more » « less
  2. null (Ed.)
    Traditional deep neural networks (NNs) have significantly contributed to the state-of-the-art performance in the task of classification under various application domains. However, NNs have not considered inherent uncertainty in data associated with the class probabilities where misclassification under uncertainty may easily introduce high risk in decision making in real-world contexts (e.g., misclassification of objects in roads leads to serious accidents). Unlike Bayesian NN that indirectly infer uncertainty through weight uncertainties, evidential NNs (ENNs) have been recently proposed to explicitly model the uncertainty of class probabilities and use them for classification tasks. An ENN offers the formulation of the predictions of NNs as subjective opinions and learns the function by collecting an amount of evidence that can form the subjective opinions by a deterministic NN from data. However, the ENN is trained as a black box without explicitly considering inherent uncertainty in data with their different root causes, such as vacuity (i.e., uncertainty due to a lack of evidence) or dissonance (i.e., uncertainty due to conflicting evidence). By considering the multidimensional uncertainty, we proposed a novel uncertainty-aware evidential NN called WGAN-ENN (WENN) for solving an out-of-distribution (OOD) detection problem. We took a hybrid approach that combines Wasserstein Generative Adversarial Network (WGAN) with ENNs to jointly train a model with prior knowledge of a certain class, which has high vacuity for OOD samples. Via extensive empirical experiments based on both synthetic and real-world datasets, we demonstrated that the estimation of uncertainty by WENN can significantly help distinguish OOD samples from boundary samples. WENN outperformed in OOD detection when compared with other competitive counterparts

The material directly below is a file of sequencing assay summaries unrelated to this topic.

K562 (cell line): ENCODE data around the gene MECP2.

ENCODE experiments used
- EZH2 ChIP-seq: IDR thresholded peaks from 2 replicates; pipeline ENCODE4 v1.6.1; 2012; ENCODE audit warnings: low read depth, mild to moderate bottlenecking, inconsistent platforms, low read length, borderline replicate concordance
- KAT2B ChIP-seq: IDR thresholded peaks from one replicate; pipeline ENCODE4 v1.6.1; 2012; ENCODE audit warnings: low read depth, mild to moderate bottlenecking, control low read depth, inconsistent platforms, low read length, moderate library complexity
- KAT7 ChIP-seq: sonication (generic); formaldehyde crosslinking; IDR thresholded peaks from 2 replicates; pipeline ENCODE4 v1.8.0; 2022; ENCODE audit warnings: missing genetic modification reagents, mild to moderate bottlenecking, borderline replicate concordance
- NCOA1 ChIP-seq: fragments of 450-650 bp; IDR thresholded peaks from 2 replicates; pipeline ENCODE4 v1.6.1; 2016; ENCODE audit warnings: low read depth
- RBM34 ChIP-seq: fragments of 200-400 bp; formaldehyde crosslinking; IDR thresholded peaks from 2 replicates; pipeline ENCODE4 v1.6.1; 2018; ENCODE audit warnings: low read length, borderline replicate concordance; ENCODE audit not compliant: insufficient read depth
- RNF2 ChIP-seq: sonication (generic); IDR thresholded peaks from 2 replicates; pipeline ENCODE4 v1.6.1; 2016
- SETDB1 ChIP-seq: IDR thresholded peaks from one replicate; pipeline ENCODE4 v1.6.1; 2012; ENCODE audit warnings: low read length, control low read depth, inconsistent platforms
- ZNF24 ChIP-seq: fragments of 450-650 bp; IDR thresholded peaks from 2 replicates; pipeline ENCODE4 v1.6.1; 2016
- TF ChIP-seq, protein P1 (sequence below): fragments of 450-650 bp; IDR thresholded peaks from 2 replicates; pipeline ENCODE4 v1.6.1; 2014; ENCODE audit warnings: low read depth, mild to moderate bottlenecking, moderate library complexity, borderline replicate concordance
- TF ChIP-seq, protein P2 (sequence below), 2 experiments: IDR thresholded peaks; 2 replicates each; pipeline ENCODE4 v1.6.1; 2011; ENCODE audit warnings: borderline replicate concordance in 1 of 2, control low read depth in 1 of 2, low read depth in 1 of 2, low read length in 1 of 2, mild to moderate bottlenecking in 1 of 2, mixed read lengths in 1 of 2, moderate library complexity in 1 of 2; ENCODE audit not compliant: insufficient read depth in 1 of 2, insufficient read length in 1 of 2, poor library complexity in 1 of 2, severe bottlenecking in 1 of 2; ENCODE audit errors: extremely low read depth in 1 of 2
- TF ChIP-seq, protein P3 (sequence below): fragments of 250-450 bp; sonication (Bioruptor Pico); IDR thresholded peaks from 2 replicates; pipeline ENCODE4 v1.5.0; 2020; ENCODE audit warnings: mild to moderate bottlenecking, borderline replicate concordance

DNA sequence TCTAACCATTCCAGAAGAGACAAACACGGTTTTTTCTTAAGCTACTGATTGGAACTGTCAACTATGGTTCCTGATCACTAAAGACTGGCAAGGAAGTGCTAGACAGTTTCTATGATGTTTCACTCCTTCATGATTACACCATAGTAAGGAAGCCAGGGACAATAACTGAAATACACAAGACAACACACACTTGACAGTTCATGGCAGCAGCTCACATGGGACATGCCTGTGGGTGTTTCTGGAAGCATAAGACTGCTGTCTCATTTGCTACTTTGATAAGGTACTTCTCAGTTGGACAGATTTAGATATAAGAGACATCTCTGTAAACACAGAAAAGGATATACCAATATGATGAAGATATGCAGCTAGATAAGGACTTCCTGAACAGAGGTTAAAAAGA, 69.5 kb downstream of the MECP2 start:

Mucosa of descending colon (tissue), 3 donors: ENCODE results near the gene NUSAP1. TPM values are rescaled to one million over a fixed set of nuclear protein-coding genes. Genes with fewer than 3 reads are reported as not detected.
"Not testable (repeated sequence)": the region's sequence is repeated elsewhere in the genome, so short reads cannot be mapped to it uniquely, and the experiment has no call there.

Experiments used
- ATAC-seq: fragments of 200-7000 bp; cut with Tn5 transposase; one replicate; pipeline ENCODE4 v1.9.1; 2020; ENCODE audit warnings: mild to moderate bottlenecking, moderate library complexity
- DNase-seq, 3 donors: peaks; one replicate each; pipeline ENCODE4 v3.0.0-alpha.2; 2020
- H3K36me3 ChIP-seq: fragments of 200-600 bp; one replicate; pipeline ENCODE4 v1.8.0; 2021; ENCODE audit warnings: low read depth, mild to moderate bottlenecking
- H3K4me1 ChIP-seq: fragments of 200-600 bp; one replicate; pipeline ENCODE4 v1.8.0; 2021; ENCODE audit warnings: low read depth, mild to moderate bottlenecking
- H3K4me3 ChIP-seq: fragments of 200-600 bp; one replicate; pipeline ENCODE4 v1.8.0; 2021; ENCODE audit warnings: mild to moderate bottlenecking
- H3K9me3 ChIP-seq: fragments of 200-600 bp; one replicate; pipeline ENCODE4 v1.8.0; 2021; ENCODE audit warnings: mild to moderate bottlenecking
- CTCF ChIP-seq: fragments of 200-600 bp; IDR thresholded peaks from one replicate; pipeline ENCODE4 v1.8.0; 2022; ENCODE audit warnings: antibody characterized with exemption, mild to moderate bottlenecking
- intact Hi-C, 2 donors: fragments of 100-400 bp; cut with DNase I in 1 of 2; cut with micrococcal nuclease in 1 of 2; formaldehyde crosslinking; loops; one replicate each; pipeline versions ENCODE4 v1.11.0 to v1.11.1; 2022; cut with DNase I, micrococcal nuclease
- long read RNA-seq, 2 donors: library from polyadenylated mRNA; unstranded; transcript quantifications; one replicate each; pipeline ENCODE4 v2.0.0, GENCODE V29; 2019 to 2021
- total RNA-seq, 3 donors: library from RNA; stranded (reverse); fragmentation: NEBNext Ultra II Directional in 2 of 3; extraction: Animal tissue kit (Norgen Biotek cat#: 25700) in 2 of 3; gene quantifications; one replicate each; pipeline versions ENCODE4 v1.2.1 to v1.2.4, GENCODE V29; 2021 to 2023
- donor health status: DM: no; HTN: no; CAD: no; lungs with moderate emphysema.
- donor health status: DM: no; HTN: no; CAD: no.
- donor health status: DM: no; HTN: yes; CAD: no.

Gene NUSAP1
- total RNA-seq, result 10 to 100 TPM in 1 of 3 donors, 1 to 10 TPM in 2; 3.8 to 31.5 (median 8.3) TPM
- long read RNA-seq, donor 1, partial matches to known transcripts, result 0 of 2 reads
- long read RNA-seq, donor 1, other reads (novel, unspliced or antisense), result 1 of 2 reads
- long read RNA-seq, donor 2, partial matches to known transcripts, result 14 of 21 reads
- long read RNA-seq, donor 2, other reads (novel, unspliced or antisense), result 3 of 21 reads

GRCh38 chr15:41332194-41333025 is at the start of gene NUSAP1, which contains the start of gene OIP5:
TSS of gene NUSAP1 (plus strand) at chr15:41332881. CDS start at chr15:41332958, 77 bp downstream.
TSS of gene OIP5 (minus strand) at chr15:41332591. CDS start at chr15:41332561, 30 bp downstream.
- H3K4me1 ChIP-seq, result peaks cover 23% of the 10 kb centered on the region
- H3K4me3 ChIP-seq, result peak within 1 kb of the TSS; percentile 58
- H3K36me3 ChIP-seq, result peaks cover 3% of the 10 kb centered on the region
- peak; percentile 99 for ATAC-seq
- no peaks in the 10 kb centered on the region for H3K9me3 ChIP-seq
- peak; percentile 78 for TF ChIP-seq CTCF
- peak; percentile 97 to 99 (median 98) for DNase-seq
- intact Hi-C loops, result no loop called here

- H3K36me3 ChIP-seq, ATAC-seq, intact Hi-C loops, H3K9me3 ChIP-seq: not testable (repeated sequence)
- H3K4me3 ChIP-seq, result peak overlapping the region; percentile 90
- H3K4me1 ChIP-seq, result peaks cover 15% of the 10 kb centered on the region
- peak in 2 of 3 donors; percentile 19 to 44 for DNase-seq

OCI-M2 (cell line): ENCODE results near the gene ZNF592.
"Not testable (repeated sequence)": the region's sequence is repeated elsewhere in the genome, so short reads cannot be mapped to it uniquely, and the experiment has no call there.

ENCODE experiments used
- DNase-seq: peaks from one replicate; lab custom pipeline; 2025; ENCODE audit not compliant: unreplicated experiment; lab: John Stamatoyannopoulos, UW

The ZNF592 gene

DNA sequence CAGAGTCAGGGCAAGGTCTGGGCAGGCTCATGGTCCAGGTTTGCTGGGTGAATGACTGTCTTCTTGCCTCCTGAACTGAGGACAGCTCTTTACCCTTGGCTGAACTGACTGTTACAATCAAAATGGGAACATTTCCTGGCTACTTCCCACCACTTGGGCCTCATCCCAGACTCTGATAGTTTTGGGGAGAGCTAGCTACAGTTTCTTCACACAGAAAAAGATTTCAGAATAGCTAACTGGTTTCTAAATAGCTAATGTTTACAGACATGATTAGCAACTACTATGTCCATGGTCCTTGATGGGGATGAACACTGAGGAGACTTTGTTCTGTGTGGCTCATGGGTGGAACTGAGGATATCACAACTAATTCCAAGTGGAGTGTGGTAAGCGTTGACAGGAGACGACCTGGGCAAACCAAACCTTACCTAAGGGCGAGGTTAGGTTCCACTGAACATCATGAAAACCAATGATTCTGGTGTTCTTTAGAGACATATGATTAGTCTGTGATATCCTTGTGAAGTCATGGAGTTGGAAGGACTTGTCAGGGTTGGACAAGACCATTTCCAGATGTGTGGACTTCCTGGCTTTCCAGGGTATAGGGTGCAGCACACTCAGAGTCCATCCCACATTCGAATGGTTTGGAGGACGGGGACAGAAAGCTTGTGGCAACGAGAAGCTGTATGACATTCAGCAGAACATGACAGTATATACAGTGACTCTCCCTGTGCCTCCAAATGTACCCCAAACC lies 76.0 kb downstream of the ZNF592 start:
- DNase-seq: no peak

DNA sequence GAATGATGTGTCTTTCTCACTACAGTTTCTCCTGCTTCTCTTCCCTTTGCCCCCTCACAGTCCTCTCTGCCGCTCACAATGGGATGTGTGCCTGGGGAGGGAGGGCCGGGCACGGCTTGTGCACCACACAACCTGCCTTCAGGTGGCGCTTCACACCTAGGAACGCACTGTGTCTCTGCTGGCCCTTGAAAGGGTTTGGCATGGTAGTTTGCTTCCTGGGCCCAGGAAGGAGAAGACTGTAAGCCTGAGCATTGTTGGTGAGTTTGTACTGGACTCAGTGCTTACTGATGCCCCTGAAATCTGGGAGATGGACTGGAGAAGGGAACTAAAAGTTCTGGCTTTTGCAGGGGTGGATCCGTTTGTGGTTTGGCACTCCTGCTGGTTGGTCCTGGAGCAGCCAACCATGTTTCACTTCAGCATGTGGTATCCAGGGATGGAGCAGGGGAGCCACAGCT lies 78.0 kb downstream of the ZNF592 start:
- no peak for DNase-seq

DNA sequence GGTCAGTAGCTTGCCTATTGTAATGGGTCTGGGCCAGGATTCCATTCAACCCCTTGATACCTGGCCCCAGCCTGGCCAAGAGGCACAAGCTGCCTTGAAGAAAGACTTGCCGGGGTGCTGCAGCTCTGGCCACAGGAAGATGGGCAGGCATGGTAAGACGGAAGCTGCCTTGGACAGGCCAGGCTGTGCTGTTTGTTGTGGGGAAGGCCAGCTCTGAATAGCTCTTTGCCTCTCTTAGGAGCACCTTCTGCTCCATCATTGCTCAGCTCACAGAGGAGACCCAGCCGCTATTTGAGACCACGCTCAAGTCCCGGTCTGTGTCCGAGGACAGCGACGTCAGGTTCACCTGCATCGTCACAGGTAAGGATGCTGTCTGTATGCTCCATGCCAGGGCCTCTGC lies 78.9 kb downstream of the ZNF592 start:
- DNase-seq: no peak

more » « less
  3. Artificial intelligence-based prostate cancer (PCa) detection models have been widely explored to assist clinical diagnosis. However, these trained models may generate erroneous results specifically on datasets that are not within training distribution. In this paper, we propose an approach to tackle this so-called out-of-distribution (OOD) data problem. Specifically, we devise an end-to-end unsupervised framework to estimate uncertainty values for cases analyzed by a previously trained PCa detection model. Our PCa detection model takes the inputs of bpMRI scans and through our proposed approach we identify OOD cases that are likely to generate degraded performance due to the data distribution shifts. The proposed OOD framework consists of two parts. First, an autoencoder-based reconstruction network is proposed, which learns discrete latent representations of in-distribution data. Second, the uncertainty is computed using perceptual loss that measures the distance between original and reconstructed images in the feature space of a pre-trained PCa detection network. The effectiveness of the proposed framework is evaluated on seven independent data collections with a total of 1,432 cases. The performance of pre-trained PCa detection model is significantly improved by excluding cases with high uncertainty.